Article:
The rise of PCP loans – what you should know
If driving is a large part of your life, it’s a safe bet that you’ll want a good car. Good could mean many different things; perhaps you need a car that’s reliable and efficient. Maybe you need something robust and sizable, or a powerful and fast car capable of zipping you round the country safely and quickly.
However, new cars cost. The model that you need might be far too expensive for your budget, even with a hefty deposit, so you might instead go for a second hand car – which may not have the reliability you’re looking for. Also, there’s something about getting a new car that’s never been driven by anyone else, that’s just more satisfactory.
New cars are generally more expensive to insure, and, in the light of new rules regarding road tax, more expensive to get on the road as well. There’s no way of getting around these two issues, but there is a way of taking a brand new motor at less cost – The Personal Contract Purchase.
Here’s how PCPs work: let’s assume that you’ve seen a new Ford that you like, a nippy little Focus RS, that offers enough room and grunt to be practical while retaining the fun factor. There’s one problem – the cost of £31,000. Even with a deposit of a couple of grand saved up, the monthly payments of around £547 or so, over a five-year term, are far too expensive.
With a PCP loan you might be able to get around this. It’s predicted that your Focus will drop in value by several thousand pounds over the length of the three-year spell of the contract, and you pay for that depreciation, rather than the full value of the car. Typically, you now might be able to drive it away for around £300-325 (ex vat) per month - a sum easier to manage in your budget planning - and at the end of your lease term you’ll have the option to buy, or give it back. You’re purely paying for the drop in value of the car, based on what is known as the Guaranteed Minimum Future Value – what the car should be worth at the end of the term providing you’ve looked after it - and can treat it as yours, even though you don’t actually own it.
Many PCP lenders will allow you to choose the spec of your car as if you own it; some will even let you brand it. For an additional fee you could include maintenance as part of the package, which would help in the event of a breakdown/problem.
It sounds great, and there’s no doubt that the UK, Europe and US have taken it on enthusiastically. The lease car market has exploded to the point where, according to the Society of motor manufacturers and traders, about 80% of all cars in the UK are now sold on PCP.
This surge has helped motorists drive cars that would perhaps not have been formerly possible, and cleared a massive logjam for manufacturers who were still struggling sell new cars in the years following the credit crunch. PCP has also increased brand loyalty, as drivers will be contacted regarding an upgrade shortly before their lease expires, when they’ll make the decision to upgrade or purchase the model they’ve been driving.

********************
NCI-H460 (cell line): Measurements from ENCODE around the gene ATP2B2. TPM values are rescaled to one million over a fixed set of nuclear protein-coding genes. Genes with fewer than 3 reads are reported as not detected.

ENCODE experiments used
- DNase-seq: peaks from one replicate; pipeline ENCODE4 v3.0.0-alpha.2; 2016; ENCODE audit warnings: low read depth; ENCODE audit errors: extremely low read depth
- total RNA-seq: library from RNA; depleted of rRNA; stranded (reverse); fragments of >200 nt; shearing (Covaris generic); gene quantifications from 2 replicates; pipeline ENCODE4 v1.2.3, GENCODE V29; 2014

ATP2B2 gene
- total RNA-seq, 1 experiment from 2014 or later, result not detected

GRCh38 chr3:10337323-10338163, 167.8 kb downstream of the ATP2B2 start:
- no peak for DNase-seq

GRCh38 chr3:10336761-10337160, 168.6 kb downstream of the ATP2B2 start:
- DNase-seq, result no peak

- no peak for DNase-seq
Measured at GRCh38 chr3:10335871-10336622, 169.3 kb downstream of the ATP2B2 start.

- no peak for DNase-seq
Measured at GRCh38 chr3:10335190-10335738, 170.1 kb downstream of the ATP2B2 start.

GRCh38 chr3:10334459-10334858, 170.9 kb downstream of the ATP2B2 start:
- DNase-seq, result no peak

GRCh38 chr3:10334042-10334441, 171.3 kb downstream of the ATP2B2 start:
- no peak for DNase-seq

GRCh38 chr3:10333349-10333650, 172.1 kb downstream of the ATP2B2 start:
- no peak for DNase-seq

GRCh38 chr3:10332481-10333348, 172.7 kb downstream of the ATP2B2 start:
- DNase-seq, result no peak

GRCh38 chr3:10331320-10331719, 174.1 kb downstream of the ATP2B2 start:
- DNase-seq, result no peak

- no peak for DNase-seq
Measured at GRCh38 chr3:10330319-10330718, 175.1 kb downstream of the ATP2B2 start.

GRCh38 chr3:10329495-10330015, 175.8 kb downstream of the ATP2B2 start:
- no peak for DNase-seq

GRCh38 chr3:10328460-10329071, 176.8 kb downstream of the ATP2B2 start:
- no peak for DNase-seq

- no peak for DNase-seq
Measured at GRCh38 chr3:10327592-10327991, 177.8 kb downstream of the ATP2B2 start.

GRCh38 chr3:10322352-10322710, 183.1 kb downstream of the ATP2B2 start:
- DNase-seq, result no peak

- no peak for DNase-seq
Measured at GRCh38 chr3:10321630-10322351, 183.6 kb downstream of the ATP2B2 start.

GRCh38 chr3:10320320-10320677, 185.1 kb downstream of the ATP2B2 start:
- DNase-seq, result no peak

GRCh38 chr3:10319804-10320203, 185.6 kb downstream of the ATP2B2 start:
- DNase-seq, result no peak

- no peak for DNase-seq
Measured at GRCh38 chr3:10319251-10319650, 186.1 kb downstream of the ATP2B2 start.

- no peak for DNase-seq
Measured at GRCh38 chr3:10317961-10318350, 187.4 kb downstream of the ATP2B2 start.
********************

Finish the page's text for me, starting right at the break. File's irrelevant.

It almost sounds too good to be true, and of course there are some drawbacks. Settling a PCP deal before it ends can be expensive as you’ll be paying what’s known as negative equity, which basically reflects the fact that cars depreciate far more quickly in the first few months of a lease term than in the last few months. Still, depending on the situation this might be a hit you may be willing to take, and in any event the Car Expert reports that some lease companies are now offering ‘early upgrade offers’ to get you to step up before the end of your term.
Some bloggers have described the arrangement as placing the driver taking on the lease as becoming a ‘slave to the dealer’, based on the constrictions that a PCP confers. PCP arrangements generally have a mileage agreement, limiting you to an agreed distance you can travel per year, and penalties are accrued per mile above this limit. The Garage describes a realistic scenario where someone breaking this arrangement by what equates to a couple of miles a week suffers a £1350 penalty by the end of the three-year term. Another potential penalty could arise if the car has suffered wear and tear - you have to take care of the car to a greater degree than one you own, simply because it’s going to be resold at the end of the term.
Looming in the distance is another potential problem, identified by the Financial Times. In 2017, the market for second hand cars remains buoyant, so at the end of any lease term a lender can be confident that they’ll get a good price for the vehicle, close to the GMFV.
But what happens if this market collapses, and prices start to fall? Lease agreements would become more expensive and/or the GMFVs could fall, meaning that some motorists would be lumbered with making up the shortfall. In other words, the driver of the car would have to pay the difference between the predicted value of the car at the end of the lease, and what it actually turns out to be worth. Also, what effect will Brexit have on the price of cars made in the EU? So far the effect hasn’t bitten, but that might not last. Interestingly, some used cars are starting to be sold on a PCP basis….
PCPs can be summed up in one sentence – for three years you get to drive a new car for a cheaper price than buying it. The pitfall of non-ownership and a restriction on mileage might be too much for some, but perfect for others. Check your circumstances and act accordingly – but just be aware of all factors.
You will also need to pay for :-
Vehicle Excise Duty (Road Tax)
MOT if your vehicle is more than 3 years old
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